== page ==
What the Republican Party did have was a great need for new members. Therefore, when evangelicals and some conservative Catholics began drifting into the party as the Democrats became stranger and stranger, the newcomers were more than welcome. After all, in the beginning, they did not act as a self-conscious faction within the party. All you had to do to win their support was buy them off with a few token phrases about the defense of the traditional family and opposition to abortion. They rarely showed up at meetings, but they would vote Republican like clockwork, at least for president. Poor, ignorant and easily led, so the party's traditional leaders thought, they made the perfect electoral cannon fodder for high-visibility races.

The problem with this strategy was that it succeeded. When Ronald Reagan was elected Emperor of the Last Days in 1980, his devoted followers among the cultural conservatives thought they were owed something. Jobs in the new administration would have been nice, but more than cursory attention to their agenda would have been better. As it happened, they got nearly nothing. Reagan would not even address the annual anti-abortion rallies in Washington in person. They had not just been slighted, they had been deprived of access to the only political institutions they could consider using. They therefore began to build their own institutions. At first, they did this badly.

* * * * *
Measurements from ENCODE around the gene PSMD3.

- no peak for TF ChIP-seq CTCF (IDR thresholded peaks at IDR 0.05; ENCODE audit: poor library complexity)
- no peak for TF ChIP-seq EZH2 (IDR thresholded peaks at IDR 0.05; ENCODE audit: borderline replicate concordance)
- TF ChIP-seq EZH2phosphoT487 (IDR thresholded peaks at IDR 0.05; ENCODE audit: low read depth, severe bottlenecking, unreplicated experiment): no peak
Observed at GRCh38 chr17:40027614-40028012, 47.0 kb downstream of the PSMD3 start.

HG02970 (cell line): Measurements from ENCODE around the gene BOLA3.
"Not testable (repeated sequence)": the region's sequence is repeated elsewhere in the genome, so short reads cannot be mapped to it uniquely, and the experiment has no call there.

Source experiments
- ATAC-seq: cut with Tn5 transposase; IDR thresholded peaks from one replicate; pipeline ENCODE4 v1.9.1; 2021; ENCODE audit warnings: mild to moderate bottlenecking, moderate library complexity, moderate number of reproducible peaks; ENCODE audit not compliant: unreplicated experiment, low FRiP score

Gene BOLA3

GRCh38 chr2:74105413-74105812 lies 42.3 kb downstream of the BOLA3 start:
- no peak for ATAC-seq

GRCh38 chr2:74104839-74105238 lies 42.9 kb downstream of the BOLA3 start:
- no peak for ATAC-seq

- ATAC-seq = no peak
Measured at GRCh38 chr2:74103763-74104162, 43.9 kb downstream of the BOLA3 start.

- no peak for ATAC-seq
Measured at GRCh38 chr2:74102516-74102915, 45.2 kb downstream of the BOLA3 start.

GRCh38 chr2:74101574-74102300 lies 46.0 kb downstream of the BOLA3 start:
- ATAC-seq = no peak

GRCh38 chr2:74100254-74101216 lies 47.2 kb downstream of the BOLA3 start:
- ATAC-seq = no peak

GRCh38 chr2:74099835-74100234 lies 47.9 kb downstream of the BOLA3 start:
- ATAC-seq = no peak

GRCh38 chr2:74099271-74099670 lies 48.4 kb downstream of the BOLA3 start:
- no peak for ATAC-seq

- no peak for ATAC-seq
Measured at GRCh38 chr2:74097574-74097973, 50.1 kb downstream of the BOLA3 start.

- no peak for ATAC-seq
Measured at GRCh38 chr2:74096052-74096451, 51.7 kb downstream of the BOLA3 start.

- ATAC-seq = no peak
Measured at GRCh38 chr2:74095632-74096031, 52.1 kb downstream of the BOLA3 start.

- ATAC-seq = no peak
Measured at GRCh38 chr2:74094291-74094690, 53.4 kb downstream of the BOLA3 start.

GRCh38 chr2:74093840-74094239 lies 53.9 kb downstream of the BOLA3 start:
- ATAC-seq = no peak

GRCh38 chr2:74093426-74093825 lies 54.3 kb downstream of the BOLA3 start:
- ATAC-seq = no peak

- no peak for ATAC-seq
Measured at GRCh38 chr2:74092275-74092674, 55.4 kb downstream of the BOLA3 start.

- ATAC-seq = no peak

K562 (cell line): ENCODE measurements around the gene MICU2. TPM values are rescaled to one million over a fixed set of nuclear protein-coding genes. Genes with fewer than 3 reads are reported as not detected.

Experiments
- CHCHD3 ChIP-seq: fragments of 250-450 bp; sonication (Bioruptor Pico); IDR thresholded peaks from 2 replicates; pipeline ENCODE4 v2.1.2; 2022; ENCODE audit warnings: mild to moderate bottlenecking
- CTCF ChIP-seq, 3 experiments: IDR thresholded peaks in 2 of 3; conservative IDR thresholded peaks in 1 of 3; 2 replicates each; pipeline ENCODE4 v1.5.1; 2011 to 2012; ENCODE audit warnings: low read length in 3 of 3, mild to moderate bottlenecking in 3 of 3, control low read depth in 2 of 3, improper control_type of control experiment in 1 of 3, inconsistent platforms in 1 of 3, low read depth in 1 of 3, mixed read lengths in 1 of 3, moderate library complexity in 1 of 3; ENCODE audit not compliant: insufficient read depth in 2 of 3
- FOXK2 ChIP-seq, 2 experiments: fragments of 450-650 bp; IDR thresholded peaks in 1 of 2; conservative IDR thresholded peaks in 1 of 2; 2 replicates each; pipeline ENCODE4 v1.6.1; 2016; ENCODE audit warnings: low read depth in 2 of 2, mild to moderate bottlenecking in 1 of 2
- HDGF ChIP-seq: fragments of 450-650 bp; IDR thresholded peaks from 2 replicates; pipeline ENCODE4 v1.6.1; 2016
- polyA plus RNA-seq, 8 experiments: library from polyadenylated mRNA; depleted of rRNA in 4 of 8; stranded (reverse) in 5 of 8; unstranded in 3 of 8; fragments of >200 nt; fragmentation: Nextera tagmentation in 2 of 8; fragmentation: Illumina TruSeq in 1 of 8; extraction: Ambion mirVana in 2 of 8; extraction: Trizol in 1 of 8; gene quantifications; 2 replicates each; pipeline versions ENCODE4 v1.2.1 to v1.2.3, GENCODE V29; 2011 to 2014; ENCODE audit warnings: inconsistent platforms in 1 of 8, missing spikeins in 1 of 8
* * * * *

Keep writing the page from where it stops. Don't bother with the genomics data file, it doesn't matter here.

Evangelicals and conservative Catholics had no permanent local political organizations. Politics for them was largely something that happened on television. Thus, while they might be important for presidential politics, they were much less important in deciding who sat in Congress or on local school boards. (Most important, they had little say about who would be nominated to run.) There are two general strategies for mobilizing an inchoate voting block, a "rally" strategy or a "grassroots" strategy. The first is a strategy of mailing lists and television. It is the sort of politics for which the term "hot button" was coined, meaning any issue that is certain to attract the attention of easily defined constituencies and, hopefully, provoke them to donate money. A "grassroots" strategy sounds like it should be something homey and neighborly, but in fact it simply means political organization as it has been traditionally understood. It means building permanent local organizations of volunteer workers and precinct captains, people who may pay regular dues but who, much more importantly, can be counted on to donate some of their own labor to a campaign. It has long been known that the best way to maintain such an organization is as a collateral activity of some other institution. Labor unions are very good frames to hang a political party on. The Christian Coalition would eventually show that local churches are, too.